The thing is, Brad didn’t have an option about whether to keep going. We were out in the middle of nowhere, and he had to somehow turn the cranks for 30 miles before we next met up with the sag wagon. I’m pretty sure Brad started crying when he finally saw the car and knew he could quit.
Why did Brad bonk? It’s hard to say. Maybe it’s because he didn’t have an ounce of fat on his body, so had no reserves. Maybe it’s because he had been training more for shorter races, and the long ride went beyond what he was ready for. Maybe he was just too darn handsome to be riding with the rest of us.
Fatty at Leadville
Three years ago, I was about as fit as I’ve ever been. I was fit, light, and had been training like crazy. I thought I had a good chance at finishing under nine hours in the Leadville 100. And for the first 65 miles, my split times seemed to show that I was going to do it.
But then, two-thirds of the way through the race, I just couldn’t drink Gatorade anymore. The taste of it sickened me. And that’s too bad, because Gatorade was all I had to drink.
Before long, I would gag whenever I tried to take a drink. And then, right around mile 78, I lost all power. I rode slowly, frustrated that people were passing me so fast, yet completely unable to do anything about it. I pulled over to the side of the road and vomited. I felt better and was able to ride again — for about two minutes. Then I was weaker than ever. Worse, the final 25 miles of the Leadville 100 have two big climbs.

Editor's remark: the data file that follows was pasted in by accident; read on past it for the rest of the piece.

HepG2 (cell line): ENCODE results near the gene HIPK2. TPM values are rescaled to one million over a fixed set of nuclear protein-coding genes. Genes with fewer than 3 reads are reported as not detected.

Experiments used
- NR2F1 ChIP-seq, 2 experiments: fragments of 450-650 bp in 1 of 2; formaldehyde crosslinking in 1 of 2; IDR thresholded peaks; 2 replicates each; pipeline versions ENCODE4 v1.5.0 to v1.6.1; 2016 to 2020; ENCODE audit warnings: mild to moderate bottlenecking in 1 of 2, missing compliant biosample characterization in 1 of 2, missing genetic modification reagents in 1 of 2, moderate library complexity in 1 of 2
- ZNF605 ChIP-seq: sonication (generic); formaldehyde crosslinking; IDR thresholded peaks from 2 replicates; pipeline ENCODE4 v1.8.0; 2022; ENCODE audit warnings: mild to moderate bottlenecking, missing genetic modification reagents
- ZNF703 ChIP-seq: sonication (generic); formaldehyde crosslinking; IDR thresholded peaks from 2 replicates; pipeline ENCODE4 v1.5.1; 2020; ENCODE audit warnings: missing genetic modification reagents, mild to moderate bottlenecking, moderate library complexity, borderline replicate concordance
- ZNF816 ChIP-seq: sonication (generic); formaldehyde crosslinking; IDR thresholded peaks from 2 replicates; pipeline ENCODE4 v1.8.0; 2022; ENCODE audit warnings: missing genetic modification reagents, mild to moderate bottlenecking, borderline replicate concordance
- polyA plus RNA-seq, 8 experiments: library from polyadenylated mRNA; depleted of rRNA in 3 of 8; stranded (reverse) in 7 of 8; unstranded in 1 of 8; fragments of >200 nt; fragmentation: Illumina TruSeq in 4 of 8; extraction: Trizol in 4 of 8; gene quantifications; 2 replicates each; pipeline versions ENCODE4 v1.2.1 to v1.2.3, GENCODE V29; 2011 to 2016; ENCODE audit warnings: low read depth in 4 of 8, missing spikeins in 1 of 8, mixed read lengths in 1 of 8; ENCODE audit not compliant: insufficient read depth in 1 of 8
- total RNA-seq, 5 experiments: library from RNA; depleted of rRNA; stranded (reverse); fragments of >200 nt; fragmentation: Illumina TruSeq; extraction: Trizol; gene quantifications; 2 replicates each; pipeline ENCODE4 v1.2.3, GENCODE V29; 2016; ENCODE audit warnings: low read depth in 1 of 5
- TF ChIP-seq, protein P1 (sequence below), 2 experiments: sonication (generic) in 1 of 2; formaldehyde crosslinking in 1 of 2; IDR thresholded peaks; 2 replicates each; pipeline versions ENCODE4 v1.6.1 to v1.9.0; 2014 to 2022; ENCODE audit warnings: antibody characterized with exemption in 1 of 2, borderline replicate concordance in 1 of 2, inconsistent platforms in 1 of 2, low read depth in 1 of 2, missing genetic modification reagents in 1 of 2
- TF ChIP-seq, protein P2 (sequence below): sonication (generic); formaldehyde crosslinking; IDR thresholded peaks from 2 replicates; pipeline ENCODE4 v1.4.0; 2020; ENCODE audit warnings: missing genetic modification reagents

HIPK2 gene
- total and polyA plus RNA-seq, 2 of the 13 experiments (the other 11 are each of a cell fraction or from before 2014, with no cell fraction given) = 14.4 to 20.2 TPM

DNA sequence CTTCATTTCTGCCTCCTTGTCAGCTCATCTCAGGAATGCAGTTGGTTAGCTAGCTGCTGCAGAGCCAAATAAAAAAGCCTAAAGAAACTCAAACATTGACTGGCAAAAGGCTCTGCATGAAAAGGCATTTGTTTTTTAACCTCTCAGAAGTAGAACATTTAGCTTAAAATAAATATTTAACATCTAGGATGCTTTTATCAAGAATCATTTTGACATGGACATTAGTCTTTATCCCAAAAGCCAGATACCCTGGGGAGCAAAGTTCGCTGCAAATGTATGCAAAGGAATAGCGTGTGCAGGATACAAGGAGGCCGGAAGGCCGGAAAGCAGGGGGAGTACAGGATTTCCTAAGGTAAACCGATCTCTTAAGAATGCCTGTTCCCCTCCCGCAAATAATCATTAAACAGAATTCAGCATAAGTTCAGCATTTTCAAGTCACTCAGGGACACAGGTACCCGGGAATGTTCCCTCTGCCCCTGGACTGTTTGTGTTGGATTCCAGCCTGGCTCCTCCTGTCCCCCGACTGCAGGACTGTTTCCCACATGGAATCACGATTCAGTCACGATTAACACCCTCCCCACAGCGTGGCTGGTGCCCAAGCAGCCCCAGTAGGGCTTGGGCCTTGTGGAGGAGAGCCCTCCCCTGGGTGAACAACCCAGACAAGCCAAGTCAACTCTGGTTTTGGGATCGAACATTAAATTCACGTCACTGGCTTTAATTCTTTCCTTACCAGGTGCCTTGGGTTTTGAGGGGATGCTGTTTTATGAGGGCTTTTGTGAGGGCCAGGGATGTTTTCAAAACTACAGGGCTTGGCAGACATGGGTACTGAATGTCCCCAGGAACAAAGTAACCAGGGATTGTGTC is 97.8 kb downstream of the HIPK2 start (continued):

I had plenty of food, plenty to drink, but every time I tried to eat or drink, the gag reflex kicked in. My world became very small: just me, the bike, and the next turn of the crank (or the next step, since there were big stretches I could not ride).
Eventually, it occurred to me that if I took small sips, maybe I could get something down. It worked. Eventually, I could ride again, and even finished with a respectable time — although not the sub-9 I was hoping for.
The thought of Gatorade still creeps me out, though. I don’t think I’ll ever be able to drink it again.
If there’s a silver lining to the bonk, it’s the feeling of recovering from a bonk. Eating everything in sight, as if it were a contest, as if you have a capacity for an infinite amount of food, as if every kind of food really does go with every other kind of food (ketchup and whipped cream on rye? Excellent!)
And then laying down, knowing that you really are as tired as you can possibly be. And that you survived a bonk.